PORTLAND, Ore. (KOIN) — In an unprecedented event, Cannon Beach has been temporarily closed in the vicinity of Haystack Rock following the cougar sighting on top of the iconic sea stack.
Khula Makhalira, a visitor to Cannon Beach, reported to KOIN 6 News that his family encountered the cougar around 6:40 a.m. during their vacation. The last sighting had the cougar heading towards the ocean side of Haystack Rock.
Makhalira shared, “[The cougar] went on the backside. I had to warn a family with a baby, so I stopped photographing.” Concerned about public safety, the Cannon Beach Police Department promptly announced the closure of the beach until further notice.
At 8:24 a.m. on Sunday, the Cannon Beach Police Department posted on social media, stating, “The beach at Haystack Rock is closed due to a cougar sighting. We will update the public when it reopens. Until then, please avoid the area.”
As of 12:41 p.m., the cougar was still observed roaming on Haystack Rock. To ensure public safety and protect the cougar, officers from CBPD, Oregon State Police Game troopers, Oregon Department of Fish and Wildlife, Oregon State Parks, the Haystack Rock Awareness Program, and Cannon Beach Fire are present at the scene. CBPD informed the public that “there is still an adult mountain lion on Haystack Rock” and that the beach between Haystack Rock and the dunes has been closed to provide the cougar with an escape route. They requested the public’s cooperation and patience during this unique situation and urged them to avoid the area.
In efforts to locate and monitor the animal, a photographer captured an image of the cougar around 7 a.m. The Cannon Beach Rural Fire Protection District deployed water scooters to locate the animal, confirming its presence at approximately 9:30 a.m. However, a subsequent Facebook post by the fire district spokesperson around noon suggested that what they saw may have been a shadow. To grant the cougar a safe escape route, a portion of the coast near Cannon Beach was cordoned off.
Throughout the day, the Cannon Beach Police Department remained vigilant, ensuring the cougar’s departure without any harm to people. In a Facebook update at 1 p.m., a spokesperson emphasized the importance of community assistance and patience during this unique situation.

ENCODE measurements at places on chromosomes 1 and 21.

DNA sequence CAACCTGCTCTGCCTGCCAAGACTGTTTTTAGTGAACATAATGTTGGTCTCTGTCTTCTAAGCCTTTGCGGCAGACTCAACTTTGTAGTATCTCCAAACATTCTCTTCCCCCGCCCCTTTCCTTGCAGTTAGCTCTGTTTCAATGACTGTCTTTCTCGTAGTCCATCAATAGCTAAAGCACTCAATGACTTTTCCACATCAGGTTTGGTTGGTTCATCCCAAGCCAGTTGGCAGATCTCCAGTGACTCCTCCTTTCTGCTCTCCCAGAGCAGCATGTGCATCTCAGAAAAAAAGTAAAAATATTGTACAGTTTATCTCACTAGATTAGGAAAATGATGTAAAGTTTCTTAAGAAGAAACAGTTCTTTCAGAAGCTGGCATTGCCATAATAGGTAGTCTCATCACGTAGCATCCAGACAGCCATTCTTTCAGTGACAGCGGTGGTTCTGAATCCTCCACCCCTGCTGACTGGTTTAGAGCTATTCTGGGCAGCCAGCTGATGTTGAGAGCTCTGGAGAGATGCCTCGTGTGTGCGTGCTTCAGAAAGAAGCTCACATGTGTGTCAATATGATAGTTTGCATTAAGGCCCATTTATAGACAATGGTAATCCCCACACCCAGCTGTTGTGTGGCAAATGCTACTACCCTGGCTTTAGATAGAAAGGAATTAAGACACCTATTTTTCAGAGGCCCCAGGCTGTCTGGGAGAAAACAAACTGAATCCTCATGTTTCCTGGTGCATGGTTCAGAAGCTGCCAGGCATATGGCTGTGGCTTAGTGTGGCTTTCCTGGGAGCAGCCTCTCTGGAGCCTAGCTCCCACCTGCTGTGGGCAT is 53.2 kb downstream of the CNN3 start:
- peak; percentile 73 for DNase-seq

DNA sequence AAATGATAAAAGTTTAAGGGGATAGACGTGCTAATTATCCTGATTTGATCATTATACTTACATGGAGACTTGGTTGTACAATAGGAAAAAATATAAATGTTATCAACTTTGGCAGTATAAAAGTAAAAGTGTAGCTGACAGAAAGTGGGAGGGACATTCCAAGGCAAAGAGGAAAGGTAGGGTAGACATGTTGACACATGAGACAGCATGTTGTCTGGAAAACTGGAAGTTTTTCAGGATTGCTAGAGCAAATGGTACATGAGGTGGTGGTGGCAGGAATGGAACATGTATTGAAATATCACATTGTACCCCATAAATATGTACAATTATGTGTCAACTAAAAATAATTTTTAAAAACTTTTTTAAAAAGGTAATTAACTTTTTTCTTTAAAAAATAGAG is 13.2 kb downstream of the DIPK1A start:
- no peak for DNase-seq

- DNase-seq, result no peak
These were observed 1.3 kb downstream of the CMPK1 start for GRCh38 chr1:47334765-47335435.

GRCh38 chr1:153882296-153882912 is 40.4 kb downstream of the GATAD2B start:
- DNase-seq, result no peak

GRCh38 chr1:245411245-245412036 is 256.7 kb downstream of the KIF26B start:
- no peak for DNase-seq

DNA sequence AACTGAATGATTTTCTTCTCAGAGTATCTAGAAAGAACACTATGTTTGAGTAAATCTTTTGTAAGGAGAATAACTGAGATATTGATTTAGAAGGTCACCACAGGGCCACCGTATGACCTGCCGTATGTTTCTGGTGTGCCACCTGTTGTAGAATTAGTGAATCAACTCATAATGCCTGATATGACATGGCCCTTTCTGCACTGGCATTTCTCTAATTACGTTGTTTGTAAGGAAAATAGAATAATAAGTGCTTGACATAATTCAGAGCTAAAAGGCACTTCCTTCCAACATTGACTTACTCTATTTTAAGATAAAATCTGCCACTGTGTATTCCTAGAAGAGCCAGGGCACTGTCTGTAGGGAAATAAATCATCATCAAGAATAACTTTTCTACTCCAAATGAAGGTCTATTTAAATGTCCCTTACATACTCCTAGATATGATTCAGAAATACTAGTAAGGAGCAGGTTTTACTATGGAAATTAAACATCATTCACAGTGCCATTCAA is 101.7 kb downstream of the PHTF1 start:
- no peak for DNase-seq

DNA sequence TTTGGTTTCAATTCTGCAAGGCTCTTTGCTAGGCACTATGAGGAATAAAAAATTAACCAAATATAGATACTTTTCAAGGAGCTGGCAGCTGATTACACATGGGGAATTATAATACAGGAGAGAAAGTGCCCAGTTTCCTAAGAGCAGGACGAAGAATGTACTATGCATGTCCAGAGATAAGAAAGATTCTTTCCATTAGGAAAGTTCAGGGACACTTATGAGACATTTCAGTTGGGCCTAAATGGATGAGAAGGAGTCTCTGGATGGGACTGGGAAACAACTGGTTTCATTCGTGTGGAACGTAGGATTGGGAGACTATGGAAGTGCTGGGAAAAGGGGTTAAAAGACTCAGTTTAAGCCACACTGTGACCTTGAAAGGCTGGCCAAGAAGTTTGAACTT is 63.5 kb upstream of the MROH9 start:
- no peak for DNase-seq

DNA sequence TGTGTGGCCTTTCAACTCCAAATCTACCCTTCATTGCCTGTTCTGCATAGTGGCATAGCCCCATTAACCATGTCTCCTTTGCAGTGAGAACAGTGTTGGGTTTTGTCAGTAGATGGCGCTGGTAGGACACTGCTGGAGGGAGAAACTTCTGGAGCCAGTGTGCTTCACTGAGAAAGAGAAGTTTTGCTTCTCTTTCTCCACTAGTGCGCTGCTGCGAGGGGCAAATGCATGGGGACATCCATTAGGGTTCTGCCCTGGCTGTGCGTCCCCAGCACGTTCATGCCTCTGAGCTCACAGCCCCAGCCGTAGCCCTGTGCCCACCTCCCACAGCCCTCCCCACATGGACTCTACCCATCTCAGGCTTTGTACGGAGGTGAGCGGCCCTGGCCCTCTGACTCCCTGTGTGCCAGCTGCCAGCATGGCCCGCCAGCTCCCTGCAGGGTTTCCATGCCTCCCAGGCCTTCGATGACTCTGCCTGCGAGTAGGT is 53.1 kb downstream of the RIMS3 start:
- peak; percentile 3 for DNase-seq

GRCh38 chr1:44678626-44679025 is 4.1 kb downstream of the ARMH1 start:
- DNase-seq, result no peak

The Oregon Department of Fish and Wildlife revealed that Oregon is home to approximately 6,000 cougars, also known as mountain lions. While cougar sightings are infrequent, the recent spate raises questions about the reasons for such frequent sightings and the definition of cougar behaviour.
Nehalem Bay State Park experienced cougar sightings as well, prompting the closure of a campground trail on Thursday. Cannon Beach City Manager Bruce St. Denis speculated that the cougar might frequent the area due to the abundance of prey and the cover of darkness. He stated, “It’s the only time we’ve found a mountain lion going up to the rock in the morning.” St. Denis expressed confidence that the cougar would eventually leave on its own. Consequently, a 2,000-foot area around Haystack Rock remains closed, while the rest of the beach remains accessible.
Haystack Rock, a designated wilderness area within the Oregon Islands National Wildlife Refuge, is known for its ecological importance and serves as a nesting habitat for various seabird species, including tufted puffins.
This marks the second time in recent days those cougars have been sighted along the northern Oregon coast. Nehalem Bay State Park, located 16 miles south of Cannon Beach, closed the eastern section of the Loop Trail due to multiple cougar sightings.
As authorities and wildlife experts continue to address the ongoing cougar sightings and assess their implications, it is imperative to understand the cougar’s definition, reasons for its frequent sightings, and its natural habitat.
Source – Economic Times
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